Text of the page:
The Power of Love and Support - By Guest Blogger Heather Von St James

Meet Heather, a lovely lady from Dakota who got in touch with me recently. Today she is sharing her inspiring story about her defeat of mesothelioma with us. Heather is a 43 year old wife and mother who was diagnosed with this type of cancer just a few months after the birth of her daughter. Upon her diagnosis of mesothelioma, she vowed to be a source of hope for other patients who found themselves with the same diagnosis. Now, over 6 years later, her story has been helping people all over the globe. She continues her advocacy and awareness work by blogging, speaking and sharing her message of hope and healing with others. Here is what she has to say...

If there’s one phrase that tends to be mentioned quite frequently, it’s “it takes a village.” It means is that in order to get through times of hardship, support from your loved ones – your village– is needed. I developed a personal connection with this phrase was when I gave birth to my daughter, Lily, on August 4, 2005. With the exception of a C-section during delivery, the pregnancy was relatively normal. Thankfully, my husband and I had a “village” consisting of our parents, families, and many friends. They not only helped us during the entire process, but also were waiting to welcome Lily into the world on the day of delivery. With so much joy in the room that day, none of us would’ve ever imagined the tragic events that were to follow.

About a month after returning to work, I began to feel tired, devoid of energy, and breathless. Although these feelings are typical to new mothers, I couldn’t quite shake the feeling that something was actually wrong with me. Fearing for my health, I decided to go see a doctor to check if my symptoms were more than those of motherhood. Looking back, I’m glad I did.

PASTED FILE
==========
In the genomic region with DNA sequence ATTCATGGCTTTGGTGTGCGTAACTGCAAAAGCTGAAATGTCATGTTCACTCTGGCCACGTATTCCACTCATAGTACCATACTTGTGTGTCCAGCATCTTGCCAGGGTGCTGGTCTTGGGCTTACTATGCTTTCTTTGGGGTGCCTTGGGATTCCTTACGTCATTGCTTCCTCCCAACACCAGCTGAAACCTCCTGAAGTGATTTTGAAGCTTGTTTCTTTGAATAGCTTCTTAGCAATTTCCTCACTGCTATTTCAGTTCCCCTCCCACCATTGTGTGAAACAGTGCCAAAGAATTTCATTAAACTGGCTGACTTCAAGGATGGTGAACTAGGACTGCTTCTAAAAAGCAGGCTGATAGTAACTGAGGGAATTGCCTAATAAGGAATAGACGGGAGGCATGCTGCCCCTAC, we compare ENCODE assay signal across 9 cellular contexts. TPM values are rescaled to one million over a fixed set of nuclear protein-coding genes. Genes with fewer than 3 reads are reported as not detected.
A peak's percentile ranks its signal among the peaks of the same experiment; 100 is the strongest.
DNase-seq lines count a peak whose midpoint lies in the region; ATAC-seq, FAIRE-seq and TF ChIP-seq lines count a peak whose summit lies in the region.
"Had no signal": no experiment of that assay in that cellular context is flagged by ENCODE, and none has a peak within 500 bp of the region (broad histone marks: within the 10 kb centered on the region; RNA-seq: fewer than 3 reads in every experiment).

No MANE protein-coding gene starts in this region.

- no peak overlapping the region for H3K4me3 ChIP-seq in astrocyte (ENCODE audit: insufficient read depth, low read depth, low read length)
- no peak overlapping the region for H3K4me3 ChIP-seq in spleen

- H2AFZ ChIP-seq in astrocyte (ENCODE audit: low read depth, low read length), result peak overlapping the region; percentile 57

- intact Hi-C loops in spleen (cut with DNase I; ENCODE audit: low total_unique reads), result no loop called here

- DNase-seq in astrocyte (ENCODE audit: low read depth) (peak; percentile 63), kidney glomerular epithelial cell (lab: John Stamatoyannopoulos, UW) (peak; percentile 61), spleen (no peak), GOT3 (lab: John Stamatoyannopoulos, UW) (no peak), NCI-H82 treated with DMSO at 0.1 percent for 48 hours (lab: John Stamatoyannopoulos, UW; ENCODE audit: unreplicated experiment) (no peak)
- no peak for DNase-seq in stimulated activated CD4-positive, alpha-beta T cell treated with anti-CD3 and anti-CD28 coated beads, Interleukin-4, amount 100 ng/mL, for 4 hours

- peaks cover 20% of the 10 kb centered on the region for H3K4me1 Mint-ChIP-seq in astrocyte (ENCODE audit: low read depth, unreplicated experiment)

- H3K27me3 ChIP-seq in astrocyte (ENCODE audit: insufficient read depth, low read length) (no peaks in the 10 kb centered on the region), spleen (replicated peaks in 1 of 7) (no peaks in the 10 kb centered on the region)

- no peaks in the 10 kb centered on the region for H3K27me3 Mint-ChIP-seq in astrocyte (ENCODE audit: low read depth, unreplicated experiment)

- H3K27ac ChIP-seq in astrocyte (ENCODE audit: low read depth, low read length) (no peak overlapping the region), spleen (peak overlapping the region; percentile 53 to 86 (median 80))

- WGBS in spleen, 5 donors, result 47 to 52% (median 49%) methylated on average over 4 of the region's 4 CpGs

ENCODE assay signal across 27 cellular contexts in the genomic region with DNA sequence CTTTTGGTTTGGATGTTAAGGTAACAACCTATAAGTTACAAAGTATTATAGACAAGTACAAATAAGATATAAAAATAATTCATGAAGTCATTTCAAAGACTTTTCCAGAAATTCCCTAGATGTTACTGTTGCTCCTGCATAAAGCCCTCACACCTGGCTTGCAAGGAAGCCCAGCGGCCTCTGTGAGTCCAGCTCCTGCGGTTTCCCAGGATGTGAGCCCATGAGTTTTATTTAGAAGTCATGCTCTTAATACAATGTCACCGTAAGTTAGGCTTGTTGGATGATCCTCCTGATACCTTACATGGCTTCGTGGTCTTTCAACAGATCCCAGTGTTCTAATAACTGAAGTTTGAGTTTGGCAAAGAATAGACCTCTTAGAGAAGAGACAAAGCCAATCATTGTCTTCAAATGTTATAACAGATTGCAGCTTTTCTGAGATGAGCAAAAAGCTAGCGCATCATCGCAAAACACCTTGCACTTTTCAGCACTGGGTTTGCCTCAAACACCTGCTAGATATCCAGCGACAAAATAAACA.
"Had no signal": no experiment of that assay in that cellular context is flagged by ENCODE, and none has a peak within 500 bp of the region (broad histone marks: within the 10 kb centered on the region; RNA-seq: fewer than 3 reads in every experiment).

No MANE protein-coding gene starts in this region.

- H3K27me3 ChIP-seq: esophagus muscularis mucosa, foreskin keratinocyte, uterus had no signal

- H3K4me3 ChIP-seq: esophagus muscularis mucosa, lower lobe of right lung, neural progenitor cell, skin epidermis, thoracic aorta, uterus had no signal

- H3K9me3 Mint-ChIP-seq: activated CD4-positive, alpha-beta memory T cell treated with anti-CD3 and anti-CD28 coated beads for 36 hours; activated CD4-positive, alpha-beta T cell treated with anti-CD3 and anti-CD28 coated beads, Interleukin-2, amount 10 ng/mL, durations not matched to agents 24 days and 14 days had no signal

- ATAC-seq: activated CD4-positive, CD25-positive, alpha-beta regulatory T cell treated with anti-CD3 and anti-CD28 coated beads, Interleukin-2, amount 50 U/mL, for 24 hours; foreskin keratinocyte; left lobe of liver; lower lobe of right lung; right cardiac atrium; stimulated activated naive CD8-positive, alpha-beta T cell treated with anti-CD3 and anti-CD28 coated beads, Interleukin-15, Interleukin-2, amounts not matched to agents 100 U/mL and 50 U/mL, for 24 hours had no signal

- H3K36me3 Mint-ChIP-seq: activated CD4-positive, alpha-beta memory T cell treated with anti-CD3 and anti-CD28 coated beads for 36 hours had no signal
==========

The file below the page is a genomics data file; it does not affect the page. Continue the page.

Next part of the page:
On November 21, 2005, my doctor diagnosed me with malignant pleural mesothelioma, giving me only 15 months to live if I didn’t seek treatment. Mesothelioma is a type of cancer that gradually deteriorates lung tissue and is caused by exposure to asbestos. Apparently, I had been exposed 30 years ago as a child and it had remained dormant until now.

Although I feared for my life, my first thoughts weren’t of me. Instead, they were of my husband and daughter, who would be all alone in the world if I didn’t recover. Not wanting to put that burden on them, my husband and I decided to seek the most drastic treatment for mesothelioma available. Leaving Lily behind in South Dakota with my parents, we flew to Boston so that I could undergo an extrapleural pneumenectomy. This surgery not only required the removal of my left lung, but also an 18-day period of recovery in the hospital. From there, I would also have to recover for an additional two months before I could have chemotherapy and radiation treatments.

My battle was long and hard, but I survived. If it wasn’t for my “village,” I can safely say that I probably wouldn’t be here today. Modern science and the treatments I underwent were very helpful, but in the grand scheme of things, half the battle is finding the will to live. The friends and family who made up our village not only helped me in this sense, but the thought of my daughter that kept me fighting as well. Although I could only see her through grainy black-and-white photographs printed in the hospital, they were enough to convince me to stay alive.

Cancer is a funny thing: Although it’s a truly horrible experience, I’ve found that plenty of good can come from it. We’re now closer to our friends and family than ever before and we have also learned to embrace whatever life decides to throw at us.

You can read her story here on the Mesothelioma Cancer Alliance Blog.